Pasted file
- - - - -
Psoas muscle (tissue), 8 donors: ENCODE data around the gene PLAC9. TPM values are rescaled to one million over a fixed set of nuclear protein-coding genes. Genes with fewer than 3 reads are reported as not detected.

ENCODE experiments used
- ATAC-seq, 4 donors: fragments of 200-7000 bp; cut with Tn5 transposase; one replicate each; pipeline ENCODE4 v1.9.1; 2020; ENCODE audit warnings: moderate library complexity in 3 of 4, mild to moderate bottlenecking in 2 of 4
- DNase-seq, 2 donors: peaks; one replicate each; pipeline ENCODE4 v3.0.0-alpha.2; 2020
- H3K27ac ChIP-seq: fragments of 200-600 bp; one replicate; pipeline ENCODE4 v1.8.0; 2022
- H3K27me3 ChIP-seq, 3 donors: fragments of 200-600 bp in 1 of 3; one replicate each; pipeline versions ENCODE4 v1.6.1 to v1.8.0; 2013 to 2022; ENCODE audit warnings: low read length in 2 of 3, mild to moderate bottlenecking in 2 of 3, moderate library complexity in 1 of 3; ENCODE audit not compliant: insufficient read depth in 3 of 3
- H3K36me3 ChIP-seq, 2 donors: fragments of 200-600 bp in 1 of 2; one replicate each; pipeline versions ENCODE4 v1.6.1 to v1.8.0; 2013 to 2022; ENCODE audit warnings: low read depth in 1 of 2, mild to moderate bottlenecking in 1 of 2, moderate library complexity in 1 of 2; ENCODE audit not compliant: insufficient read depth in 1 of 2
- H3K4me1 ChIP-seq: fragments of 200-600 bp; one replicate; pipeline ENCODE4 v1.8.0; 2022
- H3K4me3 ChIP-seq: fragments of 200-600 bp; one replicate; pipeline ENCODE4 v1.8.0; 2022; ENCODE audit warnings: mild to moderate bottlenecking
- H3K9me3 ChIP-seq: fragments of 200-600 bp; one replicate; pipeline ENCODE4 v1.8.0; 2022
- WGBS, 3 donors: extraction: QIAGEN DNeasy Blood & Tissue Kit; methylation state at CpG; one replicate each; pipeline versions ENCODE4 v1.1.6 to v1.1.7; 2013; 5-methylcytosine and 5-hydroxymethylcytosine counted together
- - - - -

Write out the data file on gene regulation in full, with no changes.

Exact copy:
Psoas muscle (tissue), 8 donors: ENCODE data around the gene PLAC9. TPM values are rescaled to one million over a fixed set of nuclear protein-coding genes. Genes with fewer than 3 reads are reported as not detected.

ENCODE experiments used
- ATAC-seq, 4 donors: fragments of 200-7000 bp; cut with Tn5 transposase; one replicate each; pipeline ENCODE4 v1.9.1; 2020; ENCODE audit warnings: moderate library complexity in 3 of 4, mild to moderate bottlenecking in 2 of 4
- DNase-seq, 2 donors: peaks; one replicate each; pipeline ENCODE4 v3.0.0-alpha.2; 2020
- H3K27ac ChIP-seq: fragments of 200-600 bp; one replicate; pipeline ENCODE4 v1.8.0; 2022
- H3K27me3 ChIP-seq, 3 donors: fragments of 200-600 bp in 1 of 3; one replicate each; pipeline versions ENCODE4 v1.6.1 to v1.8.0; 2013 to 2022; ENCODE audit warnings: low read length in 2 of 3, mild to moderate bottlenecking in 2 of 3, moderate library complexity in 1 of 3; ENCODE audit not compliant: insufficient read depth in 3 of 3
- H3K36me3 ChIP-seq, 2 donors: fragments of 200-600 bp in 1 of 2; one replicate each; pipeline versions ENCODE4 v1.6.1 to v1.8.0; 2013 to 2022; ENCODE audit warnings: low read depth in 1 of 2, mild to moderate bottlenecking in 1 of 2, moderate library complexity in 1 of 2; ENCODE audit not compliant: insufficient read depth in 1 of 2
- H3K4me1 ChIP-seq: fragments of 200-600 bp; one replicate; pipeline ENCODE4 v1.8.0; 2022
- H3K4me3 ChIP-seq: fragments of 200-600 bp; one replicate; pipeline ENCODE4 v1.8.0; 2022; ENCODE audit warnings: mild to moderate bottlenecking
- H3K9me3 ChIP-seq: fragments of 200-600 bp; one replicate; pipeline ENCODE4 v1.8.0; 2022
- WGBS, 3 donors: extraction: QIAGEN DNeasy Blood & Tissue Kit; methylation state at CpG; one replicate each; pipeline versions ENCODE4 v1.1.6 to v1.1.7; 2013; 5-methylcytosine and 5-hydroxymethylcytosine counted together